Turkey-Iran Relations: A Trade Partnership or a Gateway for Iran to Escape International Sanctions?
Publication: Eurasia Daily Monitor Volume: 6 Issue: 41
While the international community has been discussing whether Iran finally has the technological capacity to produce nuclear weapons, the diplomatic traffic between Turkey and Iran has been increasing. In addition to Iranian President Mahmoud Ahmadinejad’s visit to Turkey, nine meetings at the ministerial level were held in 2008 (December 20, 2008).
Iranian Foreign Minister Manouchehr Mottaki emphasized the energy deals between the two countries and said that "the train of bilateral relations is moving in a good condition" (Tehran Times, July 20, 2008).
It seems that the diplomatic traffic between the two countries will continue to increase in 2009. In January Ali Larijani, the president of the Iranian parliament, went to Turkey and met with Turkish President Abdullah Gul and Prime Minister Recep Tayyip Erdogan (CNNTurk, January 13). Moreover, the year 2009 has been designated as "Iran-Turkey Culture Year" (Cihan News Agency, August 21, 2008). Joint cultural activities have already been organized in Turkey. Marmara University and the Iranian Consulate in Istanbul, for example, have arranged an "Iran-Turkey Cultural Relations Conference" (IRNA, January 19, 2009).
On March 1 Turkish Minister of Transportation Binali Yildirim visited Tehran and signed a memorandum of understanding to improve the transportation routes between the two countries (CNNTurk, March 2009).
On March 10 and 11 Gul will visit Tehran to attend the summit of the Economic Cooperation Organization (ECO), and Turkish Foreign Minister Ali Babacan will go to Tehran to attend ministerial-level meetings as part of the ECO summit. Iran Daily reported that the "the main topic of the summit is Caspian Basin energy development. The summit offers an ideal venue for regional energy players to discuss an export arrangement that circumvents Russia" (Iran Daily, March 2).
It appears that during the summit Iran will try to convince Central Asian countries to support Iran’s proposal to bring Caspian Basin gas to world markets through Iranian territory. Iran’s proposal at this stage seems to conflict with Turkey’s support for the Nabucco pipeline project. Iran Daily reported that the Iranian and Turkmen governments had signed an agreement to allow Iran to develop the Yolotan gas field in Turkmenistan. With this deal, Iran will buy an additional 350 billion cubic feet of gas annually. In addition to Iran’s gas contract with Turkmenistan, Tehran recently offered to buy a 10 percent stake in the second phase of Azerbaijan’s Shah-Deniz gas field for $1.7 billion. For the West, these gas agreements could pose major challenges to several pipeline plans, especially the proposed Nabucco line (Iran Daily, March 2).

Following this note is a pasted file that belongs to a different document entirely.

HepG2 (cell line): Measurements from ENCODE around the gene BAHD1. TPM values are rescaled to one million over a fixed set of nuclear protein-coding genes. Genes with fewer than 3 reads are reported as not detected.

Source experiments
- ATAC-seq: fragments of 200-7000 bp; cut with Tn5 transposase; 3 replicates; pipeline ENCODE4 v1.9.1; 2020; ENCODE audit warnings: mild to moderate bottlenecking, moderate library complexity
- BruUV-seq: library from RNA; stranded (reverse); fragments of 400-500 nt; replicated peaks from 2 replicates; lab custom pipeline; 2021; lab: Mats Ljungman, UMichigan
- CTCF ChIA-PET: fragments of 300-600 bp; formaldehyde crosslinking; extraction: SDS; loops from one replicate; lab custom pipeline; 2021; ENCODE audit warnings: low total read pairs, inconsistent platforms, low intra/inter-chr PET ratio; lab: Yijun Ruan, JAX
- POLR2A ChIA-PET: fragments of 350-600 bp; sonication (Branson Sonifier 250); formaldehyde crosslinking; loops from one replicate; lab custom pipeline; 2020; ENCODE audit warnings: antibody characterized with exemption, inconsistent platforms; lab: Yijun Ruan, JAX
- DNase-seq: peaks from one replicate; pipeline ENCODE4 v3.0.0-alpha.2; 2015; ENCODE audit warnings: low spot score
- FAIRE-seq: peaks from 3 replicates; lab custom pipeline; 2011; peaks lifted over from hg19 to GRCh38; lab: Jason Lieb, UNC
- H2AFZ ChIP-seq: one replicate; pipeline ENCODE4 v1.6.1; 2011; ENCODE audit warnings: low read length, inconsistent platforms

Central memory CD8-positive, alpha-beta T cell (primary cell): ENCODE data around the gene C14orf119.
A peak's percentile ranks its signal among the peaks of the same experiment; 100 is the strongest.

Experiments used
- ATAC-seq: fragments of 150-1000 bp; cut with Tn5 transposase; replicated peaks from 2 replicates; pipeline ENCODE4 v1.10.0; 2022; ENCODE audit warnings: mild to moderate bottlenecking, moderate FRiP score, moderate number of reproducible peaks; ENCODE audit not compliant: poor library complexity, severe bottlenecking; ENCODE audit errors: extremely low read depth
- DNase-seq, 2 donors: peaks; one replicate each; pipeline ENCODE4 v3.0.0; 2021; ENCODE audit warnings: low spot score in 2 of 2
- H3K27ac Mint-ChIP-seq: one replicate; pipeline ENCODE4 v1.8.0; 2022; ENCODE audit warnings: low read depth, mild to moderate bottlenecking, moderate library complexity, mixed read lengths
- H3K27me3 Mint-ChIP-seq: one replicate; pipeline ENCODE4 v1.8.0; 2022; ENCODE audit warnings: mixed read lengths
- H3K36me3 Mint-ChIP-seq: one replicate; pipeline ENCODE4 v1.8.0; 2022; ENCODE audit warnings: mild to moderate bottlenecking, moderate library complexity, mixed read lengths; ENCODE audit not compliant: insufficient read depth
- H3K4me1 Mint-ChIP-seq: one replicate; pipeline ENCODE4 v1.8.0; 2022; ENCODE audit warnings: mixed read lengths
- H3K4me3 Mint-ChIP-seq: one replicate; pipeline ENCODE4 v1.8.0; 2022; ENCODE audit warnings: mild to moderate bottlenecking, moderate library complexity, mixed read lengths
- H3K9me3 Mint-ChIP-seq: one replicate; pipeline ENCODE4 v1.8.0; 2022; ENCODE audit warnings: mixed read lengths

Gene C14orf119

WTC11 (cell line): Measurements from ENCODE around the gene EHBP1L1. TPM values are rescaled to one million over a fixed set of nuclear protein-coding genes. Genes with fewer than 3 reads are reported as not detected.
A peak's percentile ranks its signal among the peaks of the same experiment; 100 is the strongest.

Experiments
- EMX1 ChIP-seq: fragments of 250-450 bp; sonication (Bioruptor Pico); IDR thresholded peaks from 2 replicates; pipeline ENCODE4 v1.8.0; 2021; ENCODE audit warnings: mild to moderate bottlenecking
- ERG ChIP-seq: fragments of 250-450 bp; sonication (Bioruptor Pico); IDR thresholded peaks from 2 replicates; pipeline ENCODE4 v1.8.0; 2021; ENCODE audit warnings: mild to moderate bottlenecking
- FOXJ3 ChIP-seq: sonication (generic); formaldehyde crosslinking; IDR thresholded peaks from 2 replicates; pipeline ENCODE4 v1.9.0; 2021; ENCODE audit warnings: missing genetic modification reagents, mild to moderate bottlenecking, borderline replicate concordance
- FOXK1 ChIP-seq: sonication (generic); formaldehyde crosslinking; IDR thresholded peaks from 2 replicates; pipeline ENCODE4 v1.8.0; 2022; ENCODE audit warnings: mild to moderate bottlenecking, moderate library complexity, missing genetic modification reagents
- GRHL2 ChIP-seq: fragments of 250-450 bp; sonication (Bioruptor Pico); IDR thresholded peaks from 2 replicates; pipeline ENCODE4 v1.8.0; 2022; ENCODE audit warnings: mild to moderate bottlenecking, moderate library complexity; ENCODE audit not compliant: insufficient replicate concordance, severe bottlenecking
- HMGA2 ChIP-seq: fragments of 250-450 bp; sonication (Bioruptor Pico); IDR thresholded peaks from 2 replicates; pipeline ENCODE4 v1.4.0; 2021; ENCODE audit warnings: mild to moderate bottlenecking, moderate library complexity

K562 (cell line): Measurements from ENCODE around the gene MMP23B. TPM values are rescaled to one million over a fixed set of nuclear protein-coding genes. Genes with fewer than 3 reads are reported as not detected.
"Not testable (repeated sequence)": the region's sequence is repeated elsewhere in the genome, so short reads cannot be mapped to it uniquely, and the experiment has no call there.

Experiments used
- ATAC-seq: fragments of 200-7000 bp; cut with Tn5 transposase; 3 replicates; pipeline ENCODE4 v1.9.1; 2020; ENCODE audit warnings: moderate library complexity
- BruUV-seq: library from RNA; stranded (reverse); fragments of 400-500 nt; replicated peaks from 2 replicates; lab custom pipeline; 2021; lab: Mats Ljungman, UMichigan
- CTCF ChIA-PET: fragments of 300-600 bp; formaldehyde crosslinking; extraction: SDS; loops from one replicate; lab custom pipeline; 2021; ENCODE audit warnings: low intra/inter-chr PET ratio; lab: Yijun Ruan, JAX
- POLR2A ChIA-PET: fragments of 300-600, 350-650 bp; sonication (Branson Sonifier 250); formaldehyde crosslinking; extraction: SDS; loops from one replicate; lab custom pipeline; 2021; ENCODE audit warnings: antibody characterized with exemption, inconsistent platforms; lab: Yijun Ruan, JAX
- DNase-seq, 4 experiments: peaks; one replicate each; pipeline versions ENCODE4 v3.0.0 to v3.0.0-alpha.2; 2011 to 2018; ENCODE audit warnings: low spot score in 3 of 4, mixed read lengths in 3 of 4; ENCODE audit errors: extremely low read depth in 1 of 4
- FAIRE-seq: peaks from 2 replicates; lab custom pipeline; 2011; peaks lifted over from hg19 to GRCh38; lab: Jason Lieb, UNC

Perhaps the ECO Summit in Tehran will prove a real challenge for Turkey to pursue its own agenda in support of the Nabucco pipeline and against Iran’s interests. Although Iran has offered to be a gas supplier to Nabucco, the United States strongly opposes the idea. Given that the United States and EU oppose Iran’s proposal to be an alternative gas supplier to Europe, Iran could pursue a strategy of using its relations with Russia, which is strongly against the Nabucco project, to influence Turkmenistan to thwart the Nabucco project. The real test for Turkey is to convince the Central Asian countries to support Nabucco rather than the projects proposed by Iran. It remains to be seen whether such competition will turn into a confrontation between Iran and Turkey.
In addition to Gul’s visit to Iran, the diplomatic traffic between the two countries will still continue in March. On March 15 Iranian President Mahmoud Ahmadinejad will go to Istanbul for the fifth World Water Forum (Zaman, March 3). Ahmadinejad’s agenda in Turkey has not yet been revealed, but the visit itself demonstrates that Iran is using every opportunity available to break out of its isolation from the international community.
Turkey is becoming a hub for Iranian efforts to communicate with the West in its attempts to end this isolation. Erdogan recently revealed that while President Bush was still in office, Iranian authorities asked Turkey to be a mediator between United States and Iran in order to normalize their relations (CNNTurk, February 25). It still remains to be seen whether becoming a center for Iran’s foreign policy will benefit Turkey’s own strategy to join the EU and become an important diplomatic force in the region.
Economically, Turkey and Iran set the goal of doubling their $10 billion in trade to $20 billion by 2011. (Journal of Turkish Weekly, January 27; Mehr News Agency, January 29).
With this perspective, Minister of State for Customs and Foreign Trade Kursat Tuzmen visited Tehran to look for new opportunities to expand economic relations (IRNA, January 27), and Iranian Deputy Minister of Industry and Mines Ahmed Kale Bani visited Turkey to attend the Turkey 2009 trade fair in Istanbul (www.trkhaber.com, February 6).
Turkey’s exports to Iran amount to $1.87 billion while its imports are $7.84 billion and consist mostly of energy imports. It seems that Turkey’s primary interest in its relations with Iran is economic, while Iran wants better relations with Turkey as a means to break out of its international isolation.
What has isolated Iran from the rest of the world in recent years is its ambition to possess nuclear weapons. Turkey does not support Tehran’s nuclear ambitions, however. Despite deepening diplomatic relations, Iranian nuclear ambitions have never become an official part of Turkey and Iran’s bilateral agenda. Thus, despite the improvement, it is impossible to predict what will happen to Turkish-Iranian relations when the international community finally decides how to deal with Iran.